34. Wilson’s Attempts Instill Lasting Peace • Wilson had become a household to Europeans who wished for peace and self-determination. • Streets and buildings in Serbia still bare his name. • During the pinnacle of his popularity he made several errors • Appealed for a Democratic Congressional victory • Republican majority returned to Congress • Wilson went to Paris without a mandate at home • Unlike other leaders in Europe • Republicans were furious with Wilson’s decision to travel to Paris (first US president in Europe) • Did not bring a Republican representative, such as his rival Lodge

  35. The Idealist Battles the Imperialists • Big Four Peace Conference • US - Wilson at the lead • Italy – Premier Vitorrio Orlando • Britain – David Lloyd George • France – Clemenceau • Leaders believed a settlement was urgent to ward off te tide of communism • Imperialists wanted annexation of Territory and Wilson wanted an end to imperialism • The Compromise • The French mandate of Syria and the British mandate of Iraq • The diplomats also agreed to the League of Nations covenant

  36. Treaty of Versailles Negotiations • Republicans despised the League of Nations • Wilson returned to the US to repudiate • The “irreconcilables” led by Lodge, Hiram Johnson, and Borah, stood ready to refute the League of Nations • 39 Republicans vowed not to ratify The Treaty of Versailles in its current form • When Wilson returned to Paris the imperialists had the advantage • France wanted the Saar Basin and the Rhineland • Wilson brokered the UN mandate of the Saar basin • US Security Treaty with France and Britian – later negated in the US Senate

  37. Negations Cont… • Italy turned against Wilson when he insisted the port of Fiume reside with the Yugoslavs. • US sternly opposed Japanese annexation of Shandong and the German islands in the Pacific • Japan threatened to walk out and won temporrary economic rights to Shandong • The Chinese were outraged • Clemenceau jeered that Wilson • “talked like Jesus Christ and acted like Lloyd George

  38. The Peace that Bred a New War • The completed treaty was presented to Germany • They had capitulated, believing the 14 points would be utilized • However, only 4 of the 23 points were fully honored • The Germans exclaimed they had been betrayed, later reiterated by Hitler • Germany lost colonial territory, gave Alsace Lorraine to France, had to pay reparations to allies, destroy war machinery/munitions, lost Saar coal mine, and demobilize army. • As a side note, the allies considered creating numerous pre-unification territories in Germany, to avoid another war • However, Wilson’s ideals of “peace without victory” inhibited this possibility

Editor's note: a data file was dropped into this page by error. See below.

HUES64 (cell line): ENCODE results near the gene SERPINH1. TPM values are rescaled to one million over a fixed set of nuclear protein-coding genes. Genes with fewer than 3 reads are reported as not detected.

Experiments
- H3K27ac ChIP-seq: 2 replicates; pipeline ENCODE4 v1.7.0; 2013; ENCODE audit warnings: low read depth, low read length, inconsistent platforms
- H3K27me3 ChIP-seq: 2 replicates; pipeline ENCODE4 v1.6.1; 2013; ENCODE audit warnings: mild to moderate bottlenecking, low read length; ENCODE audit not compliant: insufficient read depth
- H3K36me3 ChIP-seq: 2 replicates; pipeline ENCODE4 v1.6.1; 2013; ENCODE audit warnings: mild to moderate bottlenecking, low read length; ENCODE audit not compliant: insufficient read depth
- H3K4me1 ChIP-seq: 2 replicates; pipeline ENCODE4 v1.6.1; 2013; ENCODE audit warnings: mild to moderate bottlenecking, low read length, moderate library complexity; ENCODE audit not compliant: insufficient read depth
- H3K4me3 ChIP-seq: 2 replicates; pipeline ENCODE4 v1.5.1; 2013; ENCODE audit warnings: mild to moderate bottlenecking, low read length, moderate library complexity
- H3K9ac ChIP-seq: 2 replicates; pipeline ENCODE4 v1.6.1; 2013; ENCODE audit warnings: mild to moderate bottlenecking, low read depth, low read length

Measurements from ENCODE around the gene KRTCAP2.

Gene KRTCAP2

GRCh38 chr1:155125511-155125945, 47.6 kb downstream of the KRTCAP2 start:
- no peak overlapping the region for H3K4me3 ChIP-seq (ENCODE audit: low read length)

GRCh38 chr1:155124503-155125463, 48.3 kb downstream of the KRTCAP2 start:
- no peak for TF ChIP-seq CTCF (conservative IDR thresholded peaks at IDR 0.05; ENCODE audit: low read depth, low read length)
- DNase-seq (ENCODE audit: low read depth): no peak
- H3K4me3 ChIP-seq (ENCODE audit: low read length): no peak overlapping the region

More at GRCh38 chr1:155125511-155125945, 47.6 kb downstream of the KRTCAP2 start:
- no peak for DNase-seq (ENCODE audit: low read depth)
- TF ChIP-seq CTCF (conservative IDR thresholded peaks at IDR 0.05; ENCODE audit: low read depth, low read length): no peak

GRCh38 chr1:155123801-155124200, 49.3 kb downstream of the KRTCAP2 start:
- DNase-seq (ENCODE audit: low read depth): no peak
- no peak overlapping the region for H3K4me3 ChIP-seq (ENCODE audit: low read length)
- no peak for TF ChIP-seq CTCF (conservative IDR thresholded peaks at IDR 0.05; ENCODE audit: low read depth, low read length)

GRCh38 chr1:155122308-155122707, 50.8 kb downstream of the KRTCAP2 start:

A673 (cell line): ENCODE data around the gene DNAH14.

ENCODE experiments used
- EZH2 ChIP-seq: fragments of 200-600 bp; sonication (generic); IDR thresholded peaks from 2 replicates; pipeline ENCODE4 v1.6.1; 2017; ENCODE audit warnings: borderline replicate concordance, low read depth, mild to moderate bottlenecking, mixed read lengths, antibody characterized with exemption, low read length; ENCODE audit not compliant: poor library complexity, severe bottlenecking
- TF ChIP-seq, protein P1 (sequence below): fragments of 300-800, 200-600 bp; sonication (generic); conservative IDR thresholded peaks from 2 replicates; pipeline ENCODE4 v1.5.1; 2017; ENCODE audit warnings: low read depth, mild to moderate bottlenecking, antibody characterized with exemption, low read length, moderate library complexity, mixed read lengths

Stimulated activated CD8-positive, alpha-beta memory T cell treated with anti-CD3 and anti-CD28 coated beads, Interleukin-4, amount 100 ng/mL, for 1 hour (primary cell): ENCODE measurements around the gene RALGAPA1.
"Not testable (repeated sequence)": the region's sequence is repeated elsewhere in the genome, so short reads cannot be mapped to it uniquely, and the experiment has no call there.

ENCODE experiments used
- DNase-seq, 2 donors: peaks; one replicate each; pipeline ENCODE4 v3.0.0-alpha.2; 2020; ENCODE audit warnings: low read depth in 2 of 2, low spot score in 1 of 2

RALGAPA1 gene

39. A New War… • Wilson had to compromise on his 14 Points to preserve the League of Nations • He was hoping a League with America as the leader would ameliorate the inequailities • Positives of the Treaty of Versailles • Liberated millions of minority ethnicities, i.e., Poles, Czechs, Hungarians, Finish, etc. • If Wilson had not attended the negotiations imperialists victors would have dominated

  40. Detractors of the Treaty • Isolationists • “Irreconcilables” • Rabid Hun-haters • German Americans • Italian Americans • Irish Americans

  41. Wilson’s Tour and Collapse • The Republicans hoped to amend the treaty rather than defeat it. • Republicans could claim credit • Lodge stalled – read the entire 264 page treaty aloud in the Senate Foreign Relations Committee • Wilson needed the 2/3 majority vote • He Embarked on a national tour to push treaty ratification • The midwest was unimpressed – German Americans • Johnson and Borah spoke in the same cities days later • The Rocky mountain and western states embraced him • Near the end of the tour a stroke paralyzed one side of his body • For seven months he did not speak to his cabinet • His wife ran his presidency for his remaining term

  42. Defeat Through Deadlock • Lodge wrote his own 14 formal reservations to the treaty • He found Article X- The League of Nations most alarming • On the day of the vote Wilson insisted all Democrats vote against the treaty with the appended Lodge reservations • In time, it was clear the treaty could only be ratified with the Lodge reservations • Another vote occurred, Wilson again instructed to Democrats to negate the treaty • Once again a 2/3 “yay” ratification vote was not achieved

  43. The Referendum of 1920 • Wilson believed the next president would enable treaty ratification • Election of 1920 – Harding (Rep.) vs. Cox (Dem.) • Warren Harding – wavered of the League • James Cox – supported the League • Election results • Harding 7 million 16,143,407 (404 electorate) • James Cox – 9,130, 328 (127 electorate) • Debbs in Prison – 919,799 • Voters were oversaturated with morality and wished to return to “normalcy” • Harding’s election was a death sentence to the League • Conservative Referendum vs. Liberal Reform • Wilson died in 1924 • The US never ratified the Treaty of Versailles • Signed a separate treaty with Germany